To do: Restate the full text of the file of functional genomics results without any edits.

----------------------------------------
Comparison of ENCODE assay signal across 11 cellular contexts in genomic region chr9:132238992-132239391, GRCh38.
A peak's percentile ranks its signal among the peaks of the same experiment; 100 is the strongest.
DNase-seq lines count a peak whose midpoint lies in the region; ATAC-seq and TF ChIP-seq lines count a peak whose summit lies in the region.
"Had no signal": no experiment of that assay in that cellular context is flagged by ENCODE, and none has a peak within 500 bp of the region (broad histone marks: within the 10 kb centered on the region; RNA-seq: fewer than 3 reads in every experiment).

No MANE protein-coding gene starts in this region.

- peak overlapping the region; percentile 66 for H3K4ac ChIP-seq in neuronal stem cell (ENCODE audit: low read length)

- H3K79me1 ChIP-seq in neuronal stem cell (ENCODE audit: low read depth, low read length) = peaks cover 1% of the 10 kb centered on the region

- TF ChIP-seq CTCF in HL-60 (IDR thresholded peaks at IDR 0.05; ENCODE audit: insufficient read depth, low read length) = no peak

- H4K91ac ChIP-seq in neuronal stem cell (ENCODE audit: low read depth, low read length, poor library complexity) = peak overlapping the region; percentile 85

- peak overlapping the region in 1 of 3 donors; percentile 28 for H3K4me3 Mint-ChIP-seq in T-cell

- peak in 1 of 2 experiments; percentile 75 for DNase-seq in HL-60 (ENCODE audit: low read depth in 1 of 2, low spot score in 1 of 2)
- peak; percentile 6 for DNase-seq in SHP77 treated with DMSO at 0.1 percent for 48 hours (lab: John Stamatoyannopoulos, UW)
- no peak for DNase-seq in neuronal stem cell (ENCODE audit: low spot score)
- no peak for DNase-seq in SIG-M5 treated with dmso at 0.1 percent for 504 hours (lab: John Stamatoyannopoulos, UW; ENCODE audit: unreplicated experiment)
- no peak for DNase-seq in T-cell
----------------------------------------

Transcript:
Comparison of ENCODE assay signal across 11 cellular contexts in genomic region chr9:132238992-132239391, GRCh38.
A peak's percentile ranks its signal among the peaks of the same experiment; 100 is the strongest.
DNase-seq lines count a peak whose midpoint lies in the region; ATAC-seq and TF ChIP-seq lines count a peak whose summit lies in the region.
"Had no signal": no experiment of that assay in that cellular context is flagged by ENCODE, and none has a peak within 500 bp of the region (broad histone marks: within the 10 kb centered on the region; RNA-seq: fewer than 3 reads in every experiment).

No MANE protein-coding gene starts in this region.

- peak overlapping the region; percentile 66 for H3K4ac ChIP-seq in neuronal stem cell (ENCODE audit: low read length)

- H3K79me1 ChIP-seq in neuronal stem cell (ENCODE audit: low read depth, low read length) = peaks cover 1% of the 10 kb centered on the region

- TF ChIP-seq CTCF in HL-60 (IDR thresholded peaks at IDR 0.05; ENCODE audit: insufficient read depth, low read length) = no peak

- H4K91ac ChIP-seq in neuronal stem cell (ENCODE audit: low read depth, low read length, poor library complexity) = peak overlapping the region; percentile 85

- peak overlapping the region in 1 of 3 donors; percentile 28 for H3K4me3 Mint-ChIP-seq in T-cell

- peak in 1 of 2 experiments; percentile 75 for DNase-seq in HL-60 (ENCODE audit: low read depth in 1 of 2, low spot score in 1 of 2)
- peak; percentile 6 for DNase-seq in SHP77 treated with DMSO at 0.1 percent for 48 hours (lab: John Stamatoyannopoulos, UW)
- no peak for DNase-seq in neuronal stem cell (ENCODE audit: low spot score)
- no peak for DNase-seq in SIG-M5 treated with dmso at 0.1 percent for 504 hours (lab: John Stamatoyannopoulos, UW; ENCODE audit: unreplicated experiment)
- no peak for DNase-seq in T-cell